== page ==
Friday, 15 June 2012

Scott City, KS

A storm yesterday evening lowered both temperature and wind speed today. Combined with a shift in the wind to the south-east quarter for most of the day, this made for quick and comfortable cycling. I rode a double stage of 191 km to Scott City at an average speed of 21.4 km/h.

Refreshed by my layover day yesterday and rejoicing in newly laundered kit, I made good time to Rush Center, where I turned west onto Route 96, which I will be following for some days. Traffic was lighter than I had expected but included a good number of trucks and oversize loads, mostly agricultural machinery of some sort. These combine harvesters, if that is what they are, have gigantic wheels that protrude beyond the side of the transporter.

Alan, eastbound
I stopped to talk to eastbound cyclist Alan, who started in San Francisco on the Western Express route and joined the TransAm in Pueblo, CO. Once again, prolonged conversation was difficult because of the narrowness of the shoulder – averaging about 50 cm on this road. Soon afterwards, I reached Alexander, where my fifth map section ended and my sixth began. Here the route begins its long gradual ascent to the Rockies. I pulled into the rest area to change maps and found Randy there, the westbound cyclist I met fixing a puncture four days ago on the way to Newton. He camped at Alexander last night and told me there was an immense storm lasting from 3pm to 10pm. The wind was so ferocious he took down his tent and sheltered in the amenities block for some hours until it was calm enough to pitch it again.

Two of the six eastbound cyclists
I set off once more and almost immediately crossed a group of six eastbound cyclists. I exchanged a few words with the first two; the others did not stop. It was a pity we had not been in the rest area at the same time.

Cuppa Joe, Ness City
I reached Ness City at about 11:30am and stopped for lunch in the Cuppa Joe diner. This offered a very limited choice but what it had was good. I took the Friday lunch special of tuna casserole with peas and a wholewheat roll and butter. I followed that with a piece of pecan pie and washed it all down with iced tea. I enjoyed it much more than the typical meal from a national franchise. The staff and customers were talking about yesterday's storm.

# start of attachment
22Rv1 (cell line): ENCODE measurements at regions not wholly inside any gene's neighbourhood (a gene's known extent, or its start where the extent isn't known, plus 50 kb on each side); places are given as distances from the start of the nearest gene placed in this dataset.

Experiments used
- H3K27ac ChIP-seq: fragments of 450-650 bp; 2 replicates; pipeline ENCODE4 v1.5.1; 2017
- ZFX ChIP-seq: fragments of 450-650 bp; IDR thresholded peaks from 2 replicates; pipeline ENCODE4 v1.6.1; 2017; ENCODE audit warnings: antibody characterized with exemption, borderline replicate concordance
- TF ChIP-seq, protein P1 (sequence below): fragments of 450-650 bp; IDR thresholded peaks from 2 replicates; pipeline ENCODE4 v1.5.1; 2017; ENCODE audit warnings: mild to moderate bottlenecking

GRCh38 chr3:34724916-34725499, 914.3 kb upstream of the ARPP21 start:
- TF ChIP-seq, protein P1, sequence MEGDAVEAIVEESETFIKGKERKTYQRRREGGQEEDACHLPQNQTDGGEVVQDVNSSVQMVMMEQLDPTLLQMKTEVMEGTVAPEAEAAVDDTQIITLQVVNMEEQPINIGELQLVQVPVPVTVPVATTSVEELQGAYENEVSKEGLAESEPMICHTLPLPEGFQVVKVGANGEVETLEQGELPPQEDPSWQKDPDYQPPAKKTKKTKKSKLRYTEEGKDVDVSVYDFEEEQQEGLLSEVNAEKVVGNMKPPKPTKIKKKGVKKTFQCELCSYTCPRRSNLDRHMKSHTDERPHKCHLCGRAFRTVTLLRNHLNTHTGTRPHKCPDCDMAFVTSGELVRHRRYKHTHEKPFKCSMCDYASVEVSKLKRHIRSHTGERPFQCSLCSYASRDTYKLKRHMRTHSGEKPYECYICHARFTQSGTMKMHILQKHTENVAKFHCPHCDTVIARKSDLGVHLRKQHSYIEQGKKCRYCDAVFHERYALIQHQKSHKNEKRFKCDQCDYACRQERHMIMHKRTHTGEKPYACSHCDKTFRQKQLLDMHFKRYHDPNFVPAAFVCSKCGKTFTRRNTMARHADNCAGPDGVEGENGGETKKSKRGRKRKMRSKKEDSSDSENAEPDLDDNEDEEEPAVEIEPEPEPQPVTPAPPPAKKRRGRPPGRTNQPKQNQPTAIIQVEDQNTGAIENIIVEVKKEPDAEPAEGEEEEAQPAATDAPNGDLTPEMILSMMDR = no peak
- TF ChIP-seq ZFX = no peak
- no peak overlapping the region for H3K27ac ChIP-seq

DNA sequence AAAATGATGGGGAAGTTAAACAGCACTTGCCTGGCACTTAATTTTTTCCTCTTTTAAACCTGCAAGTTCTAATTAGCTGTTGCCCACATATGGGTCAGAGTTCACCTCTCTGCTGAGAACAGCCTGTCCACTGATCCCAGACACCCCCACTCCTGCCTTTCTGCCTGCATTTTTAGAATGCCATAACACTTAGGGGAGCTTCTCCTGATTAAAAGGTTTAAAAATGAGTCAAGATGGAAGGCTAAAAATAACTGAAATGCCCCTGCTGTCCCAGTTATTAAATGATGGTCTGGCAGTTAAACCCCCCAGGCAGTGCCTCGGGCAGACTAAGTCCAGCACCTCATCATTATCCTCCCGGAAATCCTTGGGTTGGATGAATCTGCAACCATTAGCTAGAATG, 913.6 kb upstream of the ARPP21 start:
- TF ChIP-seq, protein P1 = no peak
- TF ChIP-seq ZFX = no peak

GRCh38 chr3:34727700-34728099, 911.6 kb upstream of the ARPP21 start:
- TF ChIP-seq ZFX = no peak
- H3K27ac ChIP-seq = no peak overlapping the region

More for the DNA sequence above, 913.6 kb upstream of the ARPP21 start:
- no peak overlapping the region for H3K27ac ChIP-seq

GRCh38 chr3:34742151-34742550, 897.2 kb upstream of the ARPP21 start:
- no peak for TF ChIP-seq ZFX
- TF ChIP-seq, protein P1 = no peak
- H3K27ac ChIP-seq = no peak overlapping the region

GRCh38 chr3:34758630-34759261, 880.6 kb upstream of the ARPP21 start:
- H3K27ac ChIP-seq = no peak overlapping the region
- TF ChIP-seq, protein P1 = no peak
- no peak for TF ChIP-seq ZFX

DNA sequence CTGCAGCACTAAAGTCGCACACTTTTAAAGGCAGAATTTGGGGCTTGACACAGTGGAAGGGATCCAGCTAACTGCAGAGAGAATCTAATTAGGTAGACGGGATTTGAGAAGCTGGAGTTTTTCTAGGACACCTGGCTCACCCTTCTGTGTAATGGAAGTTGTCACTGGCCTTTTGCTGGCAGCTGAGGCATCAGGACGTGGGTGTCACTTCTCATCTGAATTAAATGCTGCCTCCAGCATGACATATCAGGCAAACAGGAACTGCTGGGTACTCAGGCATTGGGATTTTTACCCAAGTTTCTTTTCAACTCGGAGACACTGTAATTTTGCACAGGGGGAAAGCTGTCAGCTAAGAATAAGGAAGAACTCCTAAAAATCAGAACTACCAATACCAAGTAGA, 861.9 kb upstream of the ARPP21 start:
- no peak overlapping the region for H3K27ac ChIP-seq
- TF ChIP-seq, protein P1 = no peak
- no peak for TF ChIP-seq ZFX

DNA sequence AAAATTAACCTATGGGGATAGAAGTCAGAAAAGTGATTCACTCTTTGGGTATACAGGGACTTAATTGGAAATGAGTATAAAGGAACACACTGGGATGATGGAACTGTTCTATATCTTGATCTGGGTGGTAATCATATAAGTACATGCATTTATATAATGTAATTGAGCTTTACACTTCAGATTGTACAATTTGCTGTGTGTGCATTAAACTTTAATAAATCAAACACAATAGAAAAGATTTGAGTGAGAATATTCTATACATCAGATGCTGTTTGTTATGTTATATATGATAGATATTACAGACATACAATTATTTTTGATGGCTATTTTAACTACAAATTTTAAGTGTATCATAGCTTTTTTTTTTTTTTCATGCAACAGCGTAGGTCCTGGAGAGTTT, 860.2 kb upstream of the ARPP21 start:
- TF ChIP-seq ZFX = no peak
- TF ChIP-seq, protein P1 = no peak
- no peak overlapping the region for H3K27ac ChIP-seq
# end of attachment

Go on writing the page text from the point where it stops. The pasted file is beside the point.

On my bike again, I found that the wind, which had been almost imperceptible in the morning, was beginning to strengthen. My intention had been to stay the night at the next town, Dighton, a little over halfway between Ness City and Scott City. Encouraged by the tailwind, I began to think of Scott City as my goal. When I got to Dighton, I bought and consumed a cinnamon roll, a banana, and a quart of Gatorade. Refuelled, I set off on the last leg, which was not quite so easy as expected because the wind swung back to the SSE.

Not far beyond Ness City, I crossed the 100th meridian. This is the notional boundary line to the west of which rainfall is insufficient to grow wheat or corn (maize). It marks the start of the semi-arid high plains. As today wore on, the number of trees in the landscape reduced. I saw my first tumbleweed.

I am very pleased with the progress made today. I am confident now that I could have made it to Ness City yesterday, as Randy nearly did, but without the re-energising caused by a day off I would probably have gone no further than Scott City today. In effect, I have caught up with myself.

1 comment:

  1. Congrats on the 190+Km day, some ride!

    I don't understand why tou have to stand on the shoulder, wht can't you move a metre off the road edge to talk, just another of those mysteries.

    Slightly damp ride today, only 6 of us so it was fast and easy going for coffee

    All the berst